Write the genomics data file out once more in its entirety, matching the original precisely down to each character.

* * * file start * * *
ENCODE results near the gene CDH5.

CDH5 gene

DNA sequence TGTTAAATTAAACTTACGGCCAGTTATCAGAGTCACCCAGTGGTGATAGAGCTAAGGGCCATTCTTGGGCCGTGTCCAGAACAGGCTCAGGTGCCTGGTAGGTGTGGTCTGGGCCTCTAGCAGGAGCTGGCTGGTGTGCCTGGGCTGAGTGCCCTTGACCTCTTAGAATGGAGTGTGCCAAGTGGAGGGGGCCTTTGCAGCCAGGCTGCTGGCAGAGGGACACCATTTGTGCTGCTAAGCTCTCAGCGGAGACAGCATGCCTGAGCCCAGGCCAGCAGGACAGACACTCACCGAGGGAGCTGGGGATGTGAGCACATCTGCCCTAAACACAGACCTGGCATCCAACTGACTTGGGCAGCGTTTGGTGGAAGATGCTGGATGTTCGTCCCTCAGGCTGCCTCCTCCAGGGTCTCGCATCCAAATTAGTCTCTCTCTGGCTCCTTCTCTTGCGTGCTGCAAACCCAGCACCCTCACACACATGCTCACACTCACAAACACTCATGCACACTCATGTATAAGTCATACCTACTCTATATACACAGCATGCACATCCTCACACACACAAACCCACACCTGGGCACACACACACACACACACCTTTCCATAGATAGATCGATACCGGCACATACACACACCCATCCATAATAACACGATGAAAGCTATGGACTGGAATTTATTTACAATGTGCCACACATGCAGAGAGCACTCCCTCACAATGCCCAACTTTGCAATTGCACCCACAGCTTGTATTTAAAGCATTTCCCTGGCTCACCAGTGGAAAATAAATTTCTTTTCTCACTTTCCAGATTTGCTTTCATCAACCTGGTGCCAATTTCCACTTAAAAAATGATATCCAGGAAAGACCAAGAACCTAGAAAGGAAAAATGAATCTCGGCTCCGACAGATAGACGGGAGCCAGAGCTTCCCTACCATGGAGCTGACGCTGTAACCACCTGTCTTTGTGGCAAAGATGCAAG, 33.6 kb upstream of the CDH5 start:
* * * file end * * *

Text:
ENCODE results near the gene CDH5.

CDH5 gene

DNA sequence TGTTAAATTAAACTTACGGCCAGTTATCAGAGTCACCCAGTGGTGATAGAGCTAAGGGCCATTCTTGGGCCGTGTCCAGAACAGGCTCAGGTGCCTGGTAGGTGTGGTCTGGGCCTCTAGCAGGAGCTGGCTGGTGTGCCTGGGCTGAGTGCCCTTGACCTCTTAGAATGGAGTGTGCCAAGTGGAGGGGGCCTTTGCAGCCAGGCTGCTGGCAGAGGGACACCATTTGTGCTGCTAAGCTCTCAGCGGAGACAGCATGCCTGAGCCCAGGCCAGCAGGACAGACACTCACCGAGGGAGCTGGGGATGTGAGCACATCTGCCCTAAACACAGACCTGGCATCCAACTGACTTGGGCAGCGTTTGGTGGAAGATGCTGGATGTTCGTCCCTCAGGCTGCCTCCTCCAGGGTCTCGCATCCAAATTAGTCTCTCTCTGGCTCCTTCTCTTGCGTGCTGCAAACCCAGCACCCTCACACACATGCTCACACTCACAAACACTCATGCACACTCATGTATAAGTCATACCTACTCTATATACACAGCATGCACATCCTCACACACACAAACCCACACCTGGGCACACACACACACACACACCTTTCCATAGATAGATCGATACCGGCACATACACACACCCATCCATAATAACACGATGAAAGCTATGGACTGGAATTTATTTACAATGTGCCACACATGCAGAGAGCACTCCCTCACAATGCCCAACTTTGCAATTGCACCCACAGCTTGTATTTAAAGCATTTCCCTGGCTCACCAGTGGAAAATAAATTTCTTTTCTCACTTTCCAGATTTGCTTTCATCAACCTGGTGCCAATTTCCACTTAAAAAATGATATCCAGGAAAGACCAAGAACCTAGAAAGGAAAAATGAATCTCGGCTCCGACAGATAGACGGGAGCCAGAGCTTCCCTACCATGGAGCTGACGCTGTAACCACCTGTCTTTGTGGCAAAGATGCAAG, 33.6 kb upstream of the CDH5 start: